How Local Businesses Feel About Rebuilding Park Lane
Local business owners are concerned about the construction that’s set to begin in April, at the corner of E. Plumb Lane and S. Virginia St. where the Park Lane Mall once stood. Located just south of Midtown, this nearly 46-acre lot has been vacant since 2007.
Reno Land Inc. purchased the lot in Sept. 2016. The site will eventually be home to 725 residential units, 110,000 square feet of retail and restaurant space and 100,000 square feet of offices. Homes will range from studios to three-bedroom units according to Reno Land Inc.’s website. The project will be done in phases, and will approximately take 4 years to complete.
Community Planning Manager for the City of Reno Claudia Hanson, handles much of the coordinating between the designers, the owners, the planners, and the engineers involved with the Park Lane development. She says she works with them to, “explain code, and what is expected of them” in regards to the vision that the City of Reno has for that area.
According to Hanson, the decision to finally build on the Park Lane site is largely due to our economy’s progress after the recession in 2008.
“There was just no market for that kind of project, it takes a lot of financial commitment most of all but also a just a team that really believes in the site and is willing to take the risk to go there. The market has turned now, they believe it’s an appropriate time to come through, and also the developer (Reno Land Inc.), that now owns the property, is a major developer in the City of Reno and wants to meet the goals of the City of Reno,” said Hanson. The goal, is to encourage the revitalization of Reno by transforming an underdeveloped area that will increase business for surrounding areas like Downtown Reno, and Midtown.
“It’s going to encourage people to come down Plumb, and up Virginia, into downtown, which will support all of Midtown. So I think something that large is going to be a game changer for this area,” said Hanson.
Todd Kehoe, owner of The Vitamin Connection, has had his business across the street from the Park Lane lot for 22 years. He has mixed feelings about the new development, especially the possibility of a new grocery store.
“If it’s a Save Mart or something like that, they don’t really carry competitive vitamins. If it’s a Whole Foods type, I would probably be closing my business,” Kehoe said. Hopeful that the proposed grocery store won’t hurt his business, he says that the extra foot traffic in the area should ultimately be a good thing. “I’m hoping it brings more business,” said Kehoe.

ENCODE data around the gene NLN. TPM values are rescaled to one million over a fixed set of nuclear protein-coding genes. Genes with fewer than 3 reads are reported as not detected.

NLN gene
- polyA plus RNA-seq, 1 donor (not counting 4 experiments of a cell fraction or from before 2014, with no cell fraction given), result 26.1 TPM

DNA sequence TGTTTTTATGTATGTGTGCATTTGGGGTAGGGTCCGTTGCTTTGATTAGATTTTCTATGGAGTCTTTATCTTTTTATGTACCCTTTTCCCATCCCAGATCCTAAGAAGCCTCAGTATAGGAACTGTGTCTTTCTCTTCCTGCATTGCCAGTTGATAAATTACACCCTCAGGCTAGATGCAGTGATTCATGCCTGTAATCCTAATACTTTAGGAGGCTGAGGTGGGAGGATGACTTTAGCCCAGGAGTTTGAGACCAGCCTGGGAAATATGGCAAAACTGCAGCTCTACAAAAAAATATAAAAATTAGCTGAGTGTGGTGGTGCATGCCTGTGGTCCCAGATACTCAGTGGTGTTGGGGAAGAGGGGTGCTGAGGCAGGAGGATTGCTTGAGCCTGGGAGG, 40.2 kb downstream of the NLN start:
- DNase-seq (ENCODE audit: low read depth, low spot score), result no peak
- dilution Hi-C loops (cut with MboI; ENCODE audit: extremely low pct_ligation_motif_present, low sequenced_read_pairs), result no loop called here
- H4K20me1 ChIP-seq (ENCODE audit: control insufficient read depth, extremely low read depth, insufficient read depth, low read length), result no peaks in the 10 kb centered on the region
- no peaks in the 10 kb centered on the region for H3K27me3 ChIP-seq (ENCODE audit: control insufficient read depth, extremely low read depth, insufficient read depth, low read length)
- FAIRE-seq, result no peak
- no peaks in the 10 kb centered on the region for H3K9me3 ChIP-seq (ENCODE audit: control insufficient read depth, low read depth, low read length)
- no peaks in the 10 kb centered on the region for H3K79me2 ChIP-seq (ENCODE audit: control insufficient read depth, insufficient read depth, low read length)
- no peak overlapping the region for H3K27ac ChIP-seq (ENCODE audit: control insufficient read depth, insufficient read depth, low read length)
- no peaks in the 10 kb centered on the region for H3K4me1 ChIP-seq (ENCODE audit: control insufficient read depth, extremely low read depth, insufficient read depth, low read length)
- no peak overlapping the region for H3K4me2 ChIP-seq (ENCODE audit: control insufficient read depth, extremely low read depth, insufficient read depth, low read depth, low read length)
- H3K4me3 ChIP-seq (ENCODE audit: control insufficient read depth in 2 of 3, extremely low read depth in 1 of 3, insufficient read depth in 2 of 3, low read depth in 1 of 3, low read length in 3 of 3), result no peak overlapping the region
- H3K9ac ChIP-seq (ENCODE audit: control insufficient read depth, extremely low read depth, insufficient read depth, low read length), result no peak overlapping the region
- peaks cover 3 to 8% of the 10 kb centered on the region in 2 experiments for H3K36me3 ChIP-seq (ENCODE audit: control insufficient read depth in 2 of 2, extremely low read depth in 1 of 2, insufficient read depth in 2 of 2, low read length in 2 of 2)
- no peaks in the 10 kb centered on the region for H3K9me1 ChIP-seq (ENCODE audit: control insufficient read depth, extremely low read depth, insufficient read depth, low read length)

Alicia Padron has owned El Amigo Market for 22 years behind the Century Reno Park Lane 16 theater, adjacent to where the construction will begin. Like Kehoe, Padron is excited for the possibility of having more customers in her store but worries that construction may negatively impact business. Padron reminisced about when Park Lane Mall still existed. “When there used to be a mall here, there were a lot more people,” Padron said.
One summer, Padron said nearby road construction severely affected business. “They took like three months. We didn’t even make enough to pay the rent,” Padron said.
Hanson acknowledges that while having larger population density in that community will benefit the area, that it may also potentially hurt existing businesses with the new retail coming in. “I think it will support [businesses]. Or if they’re not willing to improve, to bring it up to the new level of standards, then they’re not going to make it. I think it’s just increasing the quality of businesses in the area. Most of them should be supported by it. It’s not enough commercial to wipe everything out. I think it only brings more people in,” said Hanson.
Many nearby businesses are preparing for the soon-to-be neighboring community on the Park Lane site. Across the street, the owners of Shoppers Square have plans to revitalize their shopping center. Additionally, Carrows Restaurant on Plumb and Kietzke lanes, is being refurbished into a new restaurant called Redwood Rotisserie. But as for the smaller businesses like the ones that belong to Padron and Kehoe, are just trying to remain positive and do what they can to keep their doors open.